On their arduous journey from slavery in Egypt, the Israelites bitterly complained of thirst. Instructed by God, Moses, their leader, struck a rock with his rod and water spilled out. In this work, the artist emphasized calm resolution by depicting the travelers after the miracle rather than...
On their arduous journey from slavery in Egypt, the Israelites bitterly complained of thirst. Instructed by God, Moses, their leader, struck a rock with his rod and water spilled out. In this work, the artist emphasized calm resolution by depicting the travelers after the miracle rather than during it, possibly to symbolize the Church's deliverance of spiritual refreshment to humanity. Although a prolific printmaker, Lucas van Leyden made only about fifteen paintings. Painting with tempera on linen, as in this work, was considered a less-expensive alternative to tapestry decoration, but the medium has proven susceptible to darkening over time.
lower center, on rock: 1527 / L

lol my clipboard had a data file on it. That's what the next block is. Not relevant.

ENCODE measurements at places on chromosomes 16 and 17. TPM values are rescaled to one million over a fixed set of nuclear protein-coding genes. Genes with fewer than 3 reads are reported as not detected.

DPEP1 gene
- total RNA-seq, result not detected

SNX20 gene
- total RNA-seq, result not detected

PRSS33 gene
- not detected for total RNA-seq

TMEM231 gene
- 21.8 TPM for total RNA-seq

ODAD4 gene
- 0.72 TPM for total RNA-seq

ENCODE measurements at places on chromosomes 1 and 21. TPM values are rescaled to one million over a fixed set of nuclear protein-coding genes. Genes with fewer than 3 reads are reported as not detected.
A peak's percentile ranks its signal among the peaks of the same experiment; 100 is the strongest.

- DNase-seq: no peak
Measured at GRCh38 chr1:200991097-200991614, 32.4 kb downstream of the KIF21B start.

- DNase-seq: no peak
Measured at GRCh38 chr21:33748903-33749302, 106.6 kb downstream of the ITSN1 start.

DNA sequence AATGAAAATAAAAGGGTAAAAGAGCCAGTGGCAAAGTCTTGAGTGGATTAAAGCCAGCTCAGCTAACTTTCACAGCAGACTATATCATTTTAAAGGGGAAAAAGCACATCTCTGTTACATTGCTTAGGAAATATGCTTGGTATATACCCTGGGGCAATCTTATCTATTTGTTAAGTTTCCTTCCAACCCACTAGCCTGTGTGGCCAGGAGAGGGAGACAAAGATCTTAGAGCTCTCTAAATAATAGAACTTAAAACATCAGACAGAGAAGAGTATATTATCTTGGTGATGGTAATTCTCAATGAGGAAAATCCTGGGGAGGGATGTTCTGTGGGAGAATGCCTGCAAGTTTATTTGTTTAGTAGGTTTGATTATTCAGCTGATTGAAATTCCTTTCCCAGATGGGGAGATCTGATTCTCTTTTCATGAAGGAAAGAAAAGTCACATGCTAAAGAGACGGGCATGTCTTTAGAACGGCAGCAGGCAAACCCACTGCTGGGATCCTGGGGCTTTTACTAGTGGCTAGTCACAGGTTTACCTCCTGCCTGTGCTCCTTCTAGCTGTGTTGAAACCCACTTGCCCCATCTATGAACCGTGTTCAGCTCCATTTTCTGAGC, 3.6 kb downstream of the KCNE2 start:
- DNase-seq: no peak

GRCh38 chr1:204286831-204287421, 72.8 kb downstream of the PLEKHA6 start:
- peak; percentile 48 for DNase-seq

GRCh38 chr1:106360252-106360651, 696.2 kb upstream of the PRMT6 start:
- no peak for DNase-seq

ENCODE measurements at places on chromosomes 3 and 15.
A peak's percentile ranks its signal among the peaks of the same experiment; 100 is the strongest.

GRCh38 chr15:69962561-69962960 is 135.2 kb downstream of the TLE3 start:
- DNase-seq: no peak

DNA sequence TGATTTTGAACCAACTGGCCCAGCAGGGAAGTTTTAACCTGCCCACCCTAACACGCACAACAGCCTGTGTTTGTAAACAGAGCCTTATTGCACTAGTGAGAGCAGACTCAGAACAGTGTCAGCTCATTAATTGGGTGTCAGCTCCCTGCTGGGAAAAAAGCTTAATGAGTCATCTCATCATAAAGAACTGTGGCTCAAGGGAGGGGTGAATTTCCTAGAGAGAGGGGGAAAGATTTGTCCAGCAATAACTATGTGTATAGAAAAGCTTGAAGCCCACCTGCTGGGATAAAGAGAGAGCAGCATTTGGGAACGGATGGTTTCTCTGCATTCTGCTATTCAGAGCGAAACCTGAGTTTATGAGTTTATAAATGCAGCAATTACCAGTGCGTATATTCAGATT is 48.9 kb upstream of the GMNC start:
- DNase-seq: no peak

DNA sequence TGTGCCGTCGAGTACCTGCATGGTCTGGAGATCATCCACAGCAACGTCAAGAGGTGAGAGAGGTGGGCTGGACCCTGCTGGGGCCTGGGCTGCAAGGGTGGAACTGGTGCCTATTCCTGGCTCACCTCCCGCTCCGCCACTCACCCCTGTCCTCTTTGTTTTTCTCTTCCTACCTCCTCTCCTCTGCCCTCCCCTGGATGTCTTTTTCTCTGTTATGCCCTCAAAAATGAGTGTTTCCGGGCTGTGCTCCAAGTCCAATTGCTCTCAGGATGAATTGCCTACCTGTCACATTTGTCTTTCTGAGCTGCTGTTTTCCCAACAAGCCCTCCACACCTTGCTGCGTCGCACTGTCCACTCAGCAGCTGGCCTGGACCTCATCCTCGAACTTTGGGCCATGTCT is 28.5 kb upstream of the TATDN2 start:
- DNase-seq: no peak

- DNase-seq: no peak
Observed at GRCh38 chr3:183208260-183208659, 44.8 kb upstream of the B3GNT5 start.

By 1657, Borghese family, Rome [see note 1]; by descent within the family to Agnese Borghese (b. 1836 - d. 1920), Principessa di Piombino, Rome [see note 2]. 1900, with Julius Böhler, Munich. 1900, acquired on the Munich art market by the Germanisches Nationalmuseum, Nuremberg [see note 3]; 1954, sold by the Germanisches Nationalmuseum, through the Schaeffer Galleries, New York (stock no. 1563), to the MFA for $135,000 [see note 4]. (Accession Date: December 9, 1954) NOTES:  This is probably the painting by Lucas van Leyden recorded in the Borghese collection as early as 1657. See the summary of the early provenance by Elise Lawton Smith, "The Paintings of Lucas van Leyden: A New Appraisal, with Catalogue Raisonné" (University of Missouri Press, 1992), pp. 101, 302-302, cat. no. 7.  On its acquisition by the Principessa di Piombino in or about 1888, see Giovanni Piancastelli, in "L'Arte" 1 (1898): 219. The Principessa must have been Agnese Borghese, wife of Rodolfo, 7th Prince of Piombino (b. 1832 - d. 1911). The painting is said to have remained in the Villa Borghese until 1891 in the "Katalog der Gemälde-Sammlung des Germanischen Nationalmuseums in Nürnberg" (Nürnberg, 1909), p. 28, cat. no. 80, though when it left the possession of the family is not clear.  It is unclear whether it was purchased directly from Böhler. See the "Katalog der Gemälde-Sammlung" (as above, n. 2).  On its sale, see "Entering the Public's Domain," Art News, December 1955, p. 16.
William K. Richardson Fund